Emily K. Dixon, Bernadine C. Strik, and David R. Bryla
Relatively little is known about aboveground nutrient content of organic blackberry, and there is no published work on total carbon (C) content. Treatment effects on biomass, C, and nutrient content, accumulation, and removal were assessed over 2 years in a mature organic trailing blackberry (Rubus L. subgenus Rubus, Watson) production system that was machine harvested for the processed market. Treatments included two irrigation options (no irrigation after harvest and continuous summer irrigation), three weed management strategies (weed mat, hand-weeded, and nonweeded), and two primocane training times (August and February) in two cultivars (Black Diamond and Marion). Floricanes comprised an average of 45% of the total aboveground plant dry biomass, while primocanes and fruit comprised 30% and 25%, respectively. Depending on the treatment, the total aboveground dry biomass accumulation over the course of the season was 5.0–6.5 t·ha−1 per year, while C stock of the planting was an estimated 0.4–1.1 t·ha−1 in late winter. Carbon accounted for ≈50% of the dry biomass of each aboveground plant part, including primocanes, floricanes, and fruit. Weed management had the largest impact on plant biomass and nutrient content. No weed control reduced aboveground dry biomass, the content of nutrients in the primocanes, floricanes, and fruit, and the annual accumulation of dry biomass and nutrients, whereas use of weed mat resulted in the most dry biomass and nutrient content. Nutrient accumulation was similar between the cultivars, although February-trained ‘Marion’ plants had a greater removal of most nutrients in 2014 than the year prior. The amount of nitrogen (N) removed in the fruit was 22, 18, and 12 kg·ha−1 for weed mat, hand-weeded, and nonweeded plots, respectively, in 2013. In 2014, ‘Marion’ and ‘Black Diamond’ differed in N removed in harvested fruit when grown with weed mat at 18 and 24 kg·ha−1, respectively, whereas there was no cultivar effect when plants were grown in hand-weeded or nonweeded plots. Plots with weed mat tended to have the most nutrients removed through harvested fruit in both years. In 2014, N removal from August-trained ‘Marion’ was 5 kg·ha−1 N less than the other training time and cultivar combinations. Plants that were irrigated throughout the summer accumulated more dry biomass, N, potassium (K), magnesium (Mg), sulfur (S), boron (B), and copper in one or both years than those that received no irrigation after fruit harvest. The irrigation treatment had inconsistent effects on nutrient content of each individual plant part between the two years. Removal of nutrients was often higher than what was applied through fertilization, especially for N, K, and B, which would eventually lead to depletion of those nutrients in the planting.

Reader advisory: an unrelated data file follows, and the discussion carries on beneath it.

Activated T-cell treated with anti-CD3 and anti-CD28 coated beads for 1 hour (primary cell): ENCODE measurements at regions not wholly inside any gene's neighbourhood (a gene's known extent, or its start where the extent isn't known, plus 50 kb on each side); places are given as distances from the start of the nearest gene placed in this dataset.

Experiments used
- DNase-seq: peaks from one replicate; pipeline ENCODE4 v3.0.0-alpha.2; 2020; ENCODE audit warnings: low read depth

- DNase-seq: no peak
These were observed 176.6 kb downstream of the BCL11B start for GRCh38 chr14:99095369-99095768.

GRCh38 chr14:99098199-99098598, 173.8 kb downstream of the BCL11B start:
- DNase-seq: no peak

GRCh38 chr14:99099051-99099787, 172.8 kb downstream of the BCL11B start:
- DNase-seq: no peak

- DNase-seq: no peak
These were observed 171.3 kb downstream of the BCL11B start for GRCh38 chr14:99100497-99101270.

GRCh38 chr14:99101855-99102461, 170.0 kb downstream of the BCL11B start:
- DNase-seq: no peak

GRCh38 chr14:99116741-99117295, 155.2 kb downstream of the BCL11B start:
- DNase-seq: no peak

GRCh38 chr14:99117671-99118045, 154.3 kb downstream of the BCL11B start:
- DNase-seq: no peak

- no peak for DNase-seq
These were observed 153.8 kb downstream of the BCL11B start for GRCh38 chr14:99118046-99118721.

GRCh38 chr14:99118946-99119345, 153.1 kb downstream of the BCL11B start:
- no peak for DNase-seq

David R. Bryla, Thomas J. Trout, and James E. Ayars
Large, precision weighing lysimeters are expensive but invaluable tools for measuring crop evapotranspiration and developing crop coefficients. Crop coefficients are used by both growers and researchers to estimate crop water use and accurately schedule irrigations. Two lysimeters of this type were installed in 2002 in central California to determine daily rates of crop and potential (grass) evapotranspiration and develop crop coefficients for better irrigation management of vegetable crops. From 2002 to 2006, the crop lysimeter was planted with broccoli, iceberg lettuce, bell pepper, and garlic. Basal crop coefficients, K cb, defined as the ratio of crop to potential evapotranspiration when the soil surface is dry but transpiration in unlimited by soil water conditions, increased as a linear or quadratic function of the percentage of ground covered by vegetation. At midseason, when groundcover was greater than 70% to 90%, K cb was ≈1.0 in broccoli, 0.95 in lettuce, and 1.1 in pepper, and K cb of each remained the same until harvest. Garlic K cb, in comparison, increased to 1.0 by the time the crop reached 80% ground cover, but with only 7% of additional coverage, K cb continued to increase to 1.3, until irrigation was stopped to dry the crop for harvest. Three weeks after irrigation was cutoff, garlic K cb declined rapidly to a value of 0.16 by harvest. Yields of each crop equaled or exceeded commercial averages for California with much less water in some cases than typically applied. The new crop coefficients will facilitate irrigation scheduling in the crops and help to achieve full yield potential without overirrigation.
Renee H. Harkins, Bernadine C. Strik, and David R. Bryla